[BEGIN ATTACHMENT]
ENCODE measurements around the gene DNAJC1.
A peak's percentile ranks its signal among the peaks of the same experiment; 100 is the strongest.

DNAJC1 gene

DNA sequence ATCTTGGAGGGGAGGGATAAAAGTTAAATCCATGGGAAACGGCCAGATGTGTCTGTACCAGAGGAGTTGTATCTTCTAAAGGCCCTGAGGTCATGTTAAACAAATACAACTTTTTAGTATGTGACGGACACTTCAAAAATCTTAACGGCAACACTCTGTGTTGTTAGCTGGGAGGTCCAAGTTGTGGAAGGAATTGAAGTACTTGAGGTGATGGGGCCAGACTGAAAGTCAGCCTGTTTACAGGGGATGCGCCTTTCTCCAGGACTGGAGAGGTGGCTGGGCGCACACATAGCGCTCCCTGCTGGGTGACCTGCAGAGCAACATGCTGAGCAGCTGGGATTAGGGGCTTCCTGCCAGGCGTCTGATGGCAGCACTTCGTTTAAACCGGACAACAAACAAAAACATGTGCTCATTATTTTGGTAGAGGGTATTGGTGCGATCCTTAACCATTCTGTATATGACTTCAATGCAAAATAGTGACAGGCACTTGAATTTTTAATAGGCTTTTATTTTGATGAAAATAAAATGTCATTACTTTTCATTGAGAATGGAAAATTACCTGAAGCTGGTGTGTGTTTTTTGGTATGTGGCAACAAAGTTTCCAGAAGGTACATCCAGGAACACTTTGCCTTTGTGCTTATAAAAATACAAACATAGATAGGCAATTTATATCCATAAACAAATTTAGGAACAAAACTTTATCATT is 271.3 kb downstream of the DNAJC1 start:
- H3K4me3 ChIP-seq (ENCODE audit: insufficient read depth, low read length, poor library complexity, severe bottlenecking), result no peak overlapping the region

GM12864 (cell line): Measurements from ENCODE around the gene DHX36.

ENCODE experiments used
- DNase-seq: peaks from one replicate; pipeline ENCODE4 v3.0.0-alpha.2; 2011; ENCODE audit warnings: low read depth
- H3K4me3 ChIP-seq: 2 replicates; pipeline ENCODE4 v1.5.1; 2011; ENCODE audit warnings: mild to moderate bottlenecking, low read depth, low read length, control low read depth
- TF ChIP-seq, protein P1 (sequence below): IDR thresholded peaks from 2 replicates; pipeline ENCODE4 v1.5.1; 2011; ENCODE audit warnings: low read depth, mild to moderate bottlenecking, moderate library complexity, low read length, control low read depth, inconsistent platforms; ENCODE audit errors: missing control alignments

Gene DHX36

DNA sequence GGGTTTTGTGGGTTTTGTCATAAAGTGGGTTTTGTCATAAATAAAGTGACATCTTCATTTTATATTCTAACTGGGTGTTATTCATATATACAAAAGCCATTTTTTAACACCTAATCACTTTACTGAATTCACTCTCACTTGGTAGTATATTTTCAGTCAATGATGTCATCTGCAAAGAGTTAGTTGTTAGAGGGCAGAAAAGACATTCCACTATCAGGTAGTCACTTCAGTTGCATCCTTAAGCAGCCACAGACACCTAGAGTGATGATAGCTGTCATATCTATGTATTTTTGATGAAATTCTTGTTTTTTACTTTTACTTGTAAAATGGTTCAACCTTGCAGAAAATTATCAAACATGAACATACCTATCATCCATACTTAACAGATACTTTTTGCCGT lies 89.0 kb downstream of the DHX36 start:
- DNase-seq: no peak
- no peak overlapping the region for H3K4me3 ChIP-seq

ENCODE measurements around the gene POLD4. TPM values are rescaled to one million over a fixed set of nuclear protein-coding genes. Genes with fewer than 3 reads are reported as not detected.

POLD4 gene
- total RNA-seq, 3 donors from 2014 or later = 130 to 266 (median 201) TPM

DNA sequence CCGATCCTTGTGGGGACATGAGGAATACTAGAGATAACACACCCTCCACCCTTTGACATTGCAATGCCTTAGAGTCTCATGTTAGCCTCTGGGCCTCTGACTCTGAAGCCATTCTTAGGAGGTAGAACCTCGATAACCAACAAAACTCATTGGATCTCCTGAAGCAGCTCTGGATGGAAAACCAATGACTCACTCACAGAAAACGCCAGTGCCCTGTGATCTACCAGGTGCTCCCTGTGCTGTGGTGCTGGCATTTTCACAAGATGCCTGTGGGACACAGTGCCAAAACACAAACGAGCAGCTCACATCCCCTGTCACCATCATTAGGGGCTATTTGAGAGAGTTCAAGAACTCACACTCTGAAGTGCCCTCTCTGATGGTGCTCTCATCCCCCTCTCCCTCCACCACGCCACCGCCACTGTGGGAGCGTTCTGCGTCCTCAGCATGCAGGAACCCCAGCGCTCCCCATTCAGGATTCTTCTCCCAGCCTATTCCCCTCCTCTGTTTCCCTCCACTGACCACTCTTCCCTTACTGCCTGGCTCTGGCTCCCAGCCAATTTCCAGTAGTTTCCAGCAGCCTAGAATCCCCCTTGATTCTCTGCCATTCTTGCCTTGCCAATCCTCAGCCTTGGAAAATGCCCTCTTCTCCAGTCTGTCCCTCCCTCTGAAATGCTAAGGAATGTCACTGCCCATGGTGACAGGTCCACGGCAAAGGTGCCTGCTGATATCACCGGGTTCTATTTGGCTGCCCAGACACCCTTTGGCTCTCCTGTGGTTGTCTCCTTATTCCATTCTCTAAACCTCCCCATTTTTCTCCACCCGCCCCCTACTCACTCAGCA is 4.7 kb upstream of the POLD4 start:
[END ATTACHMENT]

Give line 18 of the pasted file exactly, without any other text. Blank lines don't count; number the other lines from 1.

DNA sequence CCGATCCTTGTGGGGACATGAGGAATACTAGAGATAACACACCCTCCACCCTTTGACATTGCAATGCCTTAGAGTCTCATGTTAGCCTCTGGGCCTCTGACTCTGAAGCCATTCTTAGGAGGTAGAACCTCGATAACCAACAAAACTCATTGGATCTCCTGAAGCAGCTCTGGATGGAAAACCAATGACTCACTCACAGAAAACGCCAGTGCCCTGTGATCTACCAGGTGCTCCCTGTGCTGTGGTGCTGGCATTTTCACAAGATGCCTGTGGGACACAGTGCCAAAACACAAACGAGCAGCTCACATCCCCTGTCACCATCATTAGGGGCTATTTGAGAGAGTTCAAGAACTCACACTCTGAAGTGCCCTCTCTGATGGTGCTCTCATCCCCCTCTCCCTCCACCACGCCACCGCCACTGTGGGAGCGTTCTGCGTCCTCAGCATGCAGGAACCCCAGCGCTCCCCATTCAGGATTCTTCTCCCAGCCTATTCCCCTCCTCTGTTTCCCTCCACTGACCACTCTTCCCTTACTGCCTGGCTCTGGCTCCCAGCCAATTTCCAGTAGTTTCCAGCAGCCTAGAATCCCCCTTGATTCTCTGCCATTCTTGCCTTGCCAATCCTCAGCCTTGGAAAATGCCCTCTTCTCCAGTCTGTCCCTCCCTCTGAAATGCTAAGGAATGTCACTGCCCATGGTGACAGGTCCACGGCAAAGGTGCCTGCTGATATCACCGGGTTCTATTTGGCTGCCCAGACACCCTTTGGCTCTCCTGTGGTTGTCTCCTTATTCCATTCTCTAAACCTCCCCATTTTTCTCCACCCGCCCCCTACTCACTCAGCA is 4.7 kb upstream of the POLD4 start: